The CNN model15 based on deep-learning allowed us to evaluate luminal encrustation and stent volumes simultaneously with unparalleled accuracy. Once trained, the model can be applied to subsequent data sets without further tuning, and therefore reduces random error or bias imposed during the quantitative analyses. Moreover, to the best authors’ knowledge, this study is the first to measure both the encrustation volume and the stent volume. As such, the encrustation volume per stent unit was calculated, which is more representative than directly comparing the encrustation volumes, as was done in several previous studies13,14.
One observation in our study was that SHs were often the anchoring sites of encrustations even for stents with short indwelling times regardless of the patient group (Fig. 1). The initial deposits of encrustations near SHs might be explained by recent in vitro experiments such that SHs facilitate local urine flow stasis and promote particle accumulation in the neighbouring regions16–18. These initial deposits exacerbate the local encrustation process, causing severe stone burden near SHs11,19. The stony encrustation could compromise the stent tensile strength at the SHs, which deteriorate into fractures11,19.
Another observation was that that encrustation levels did not differ between patient groups in the first six weeks, but stone patients had a higher tendency to build up encrustations over prolonged indwelling time than transplant patients. We also observed the highest ERLs in the pigtails in both patient groups, suggesting higher risks of excessive encrustations per stent unit. Both pigtails exhibited high median in ERL and did not differ from each other, so the risk seemed equivalent in the renal and bladder ends. Since our results were based on encrustation volume per stent unit, the use of excessively long stents with superfluous pigtail materials should be avoided in both patient groups.
In practice, proximal stone burden has been associated with multiple surgical complications 20, and accurate determination of the stent section most susceptible to encrustations has been an active topic of discussion. Previous studies on stent encrustation patterns mainly focused on stone patients and no consensus was reached. While some suggested the renal pigtail as the most susceptible section followed by the bladder pigtail4,11,13, others reported that the two pigtails or the distal part of the stent were equally susceptible9, or that the distal part of stent12 was most encrusted. The recent study using µ-CT14 suggested the stent’s shaft body (the entire straight part) as the most susceptible region. However, no previous efforts attempted to derive encrustation volume per stent unit as an endpoint, which should be more meaningful than direct comparison of encrustation volumes. For one thing, the disputed conclusions can be attributed to the lack of quantitative tools to accurately measure the encrustation volumes. For another, the fact that there were no significant differences between certain comparisons, as demonstrated in Fig. 2, should also be acknowledged.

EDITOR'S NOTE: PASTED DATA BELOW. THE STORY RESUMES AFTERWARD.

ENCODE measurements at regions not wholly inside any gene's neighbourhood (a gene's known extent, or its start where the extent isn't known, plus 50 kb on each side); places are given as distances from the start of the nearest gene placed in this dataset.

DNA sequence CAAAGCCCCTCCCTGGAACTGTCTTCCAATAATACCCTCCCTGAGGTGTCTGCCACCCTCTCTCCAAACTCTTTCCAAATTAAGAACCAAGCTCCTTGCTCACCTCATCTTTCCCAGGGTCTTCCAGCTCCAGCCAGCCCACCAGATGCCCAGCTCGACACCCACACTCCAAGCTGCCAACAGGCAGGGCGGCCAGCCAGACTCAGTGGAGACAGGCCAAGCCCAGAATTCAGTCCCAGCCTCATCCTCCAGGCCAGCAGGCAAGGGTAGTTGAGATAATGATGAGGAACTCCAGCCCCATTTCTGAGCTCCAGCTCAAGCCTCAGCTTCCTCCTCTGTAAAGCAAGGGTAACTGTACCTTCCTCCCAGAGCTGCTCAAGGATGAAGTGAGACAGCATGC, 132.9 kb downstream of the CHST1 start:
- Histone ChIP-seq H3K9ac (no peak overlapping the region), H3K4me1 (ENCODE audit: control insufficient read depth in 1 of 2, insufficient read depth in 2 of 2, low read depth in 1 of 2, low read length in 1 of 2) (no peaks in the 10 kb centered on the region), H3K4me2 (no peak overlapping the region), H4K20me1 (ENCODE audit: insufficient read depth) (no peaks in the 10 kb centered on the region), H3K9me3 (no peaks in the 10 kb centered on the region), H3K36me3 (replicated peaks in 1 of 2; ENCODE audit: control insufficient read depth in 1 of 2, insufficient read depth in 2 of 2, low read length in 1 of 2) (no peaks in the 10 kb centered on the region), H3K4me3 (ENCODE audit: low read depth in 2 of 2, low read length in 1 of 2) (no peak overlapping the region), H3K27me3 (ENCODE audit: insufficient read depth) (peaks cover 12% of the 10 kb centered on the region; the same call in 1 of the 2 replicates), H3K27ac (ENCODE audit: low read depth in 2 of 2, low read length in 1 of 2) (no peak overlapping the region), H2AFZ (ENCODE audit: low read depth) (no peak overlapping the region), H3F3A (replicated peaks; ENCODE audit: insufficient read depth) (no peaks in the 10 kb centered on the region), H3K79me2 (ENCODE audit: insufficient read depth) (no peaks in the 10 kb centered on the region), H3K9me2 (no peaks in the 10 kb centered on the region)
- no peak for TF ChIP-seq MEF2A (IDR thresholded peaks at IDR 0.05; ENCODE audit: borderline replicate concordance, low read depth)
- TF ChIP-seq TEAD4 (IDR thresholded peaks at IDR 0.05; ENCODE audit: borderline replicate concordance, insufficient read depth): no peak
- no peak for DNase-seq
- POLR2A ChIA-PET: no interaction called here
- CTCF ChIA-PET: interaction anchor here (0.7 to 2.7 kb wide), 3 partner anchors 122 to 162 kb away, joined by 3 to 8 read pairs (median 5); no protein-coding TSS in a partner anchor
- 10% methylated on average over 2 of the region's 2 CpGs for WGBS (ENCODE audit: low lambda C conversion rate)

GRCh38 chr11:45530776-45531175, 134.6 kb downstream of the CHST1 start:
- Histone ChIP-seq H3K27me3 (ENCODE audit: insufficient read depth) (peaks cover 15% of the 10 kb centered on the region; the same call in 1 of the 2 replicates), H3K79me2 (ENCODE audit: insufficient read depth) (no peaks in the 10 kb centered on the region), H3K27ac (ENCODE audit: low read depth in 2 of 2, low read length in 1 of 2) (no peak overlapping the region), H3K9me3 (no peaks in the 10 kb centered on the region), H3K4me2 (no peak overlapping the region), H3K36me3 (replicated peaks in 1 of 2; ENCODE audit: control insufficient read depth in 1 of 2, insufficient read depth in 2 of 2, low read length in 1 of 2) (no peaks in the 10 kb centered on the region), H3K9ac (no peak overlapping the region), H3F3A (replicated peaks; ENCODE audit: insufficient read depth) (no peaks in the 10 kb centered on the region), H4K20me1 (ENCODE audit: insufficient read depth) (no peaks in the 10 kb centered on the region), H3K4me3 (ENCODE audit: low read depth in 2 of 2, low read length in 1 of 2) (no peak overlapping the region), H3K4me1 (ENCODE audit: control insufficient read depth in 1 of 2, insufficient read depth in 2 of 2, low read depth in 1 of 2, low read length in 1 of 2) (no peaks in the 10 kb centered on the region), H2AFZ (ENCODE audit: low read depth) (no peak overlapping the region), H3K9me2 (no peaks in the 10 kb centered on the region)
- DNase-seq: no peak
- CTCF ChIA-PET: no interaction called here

Other than stone patients, quantitative evaluation of stent encrustation patterns in transplant patients are still lacking to the best of the authors’ knowledge. Following kidney transplantation, stents are usually placed to prevent strictures or urine leakage. These prophylactic stents are usually much shorter than those in stone patients since the allograft ureter is kept short to ensure a good blood supply. Consequently, vesicoureteral reflux (VUR) in transplant patients often reaches up to the renal pelvis21. This retrograde flow might create a flushing effect, periodically removing the deposits on the luminal surface of the stent, whereas in stone patients the VUR would not reach up to renal pelvis as easily since the stents are often longer. This might explain the higher encrustation level in the proximal straight part in stone patients.
Moreover, stent implantation significantly impedes the peristalsis of the ureter22, and thus the urine transport from kidney to bladder is largely passive. The longer tube in stone patients creates larger resistance to the fluid, and local stasis of urine can be formed near the UPJ as the tract narrows, whereas the shorter tube in transplant patients could better facilitate urine flows through the stent, either from kidney to bladder or in presence of VUR. As such, both forward and retrograde urine flows influences the dynamics, co-creating the different encrustation patterns presented above.
In terms of limitation, the current study consists of stents collected from a single center with limited sample size, preventing further subgroup analysis. Moreover, the mechanism of urine flow dynamics in stented ureters remains unclear, which plays a pivotal role in stent encrustation23. Further studies in this regard could help elucidate the process of encrustations in stented native or allograft ureters.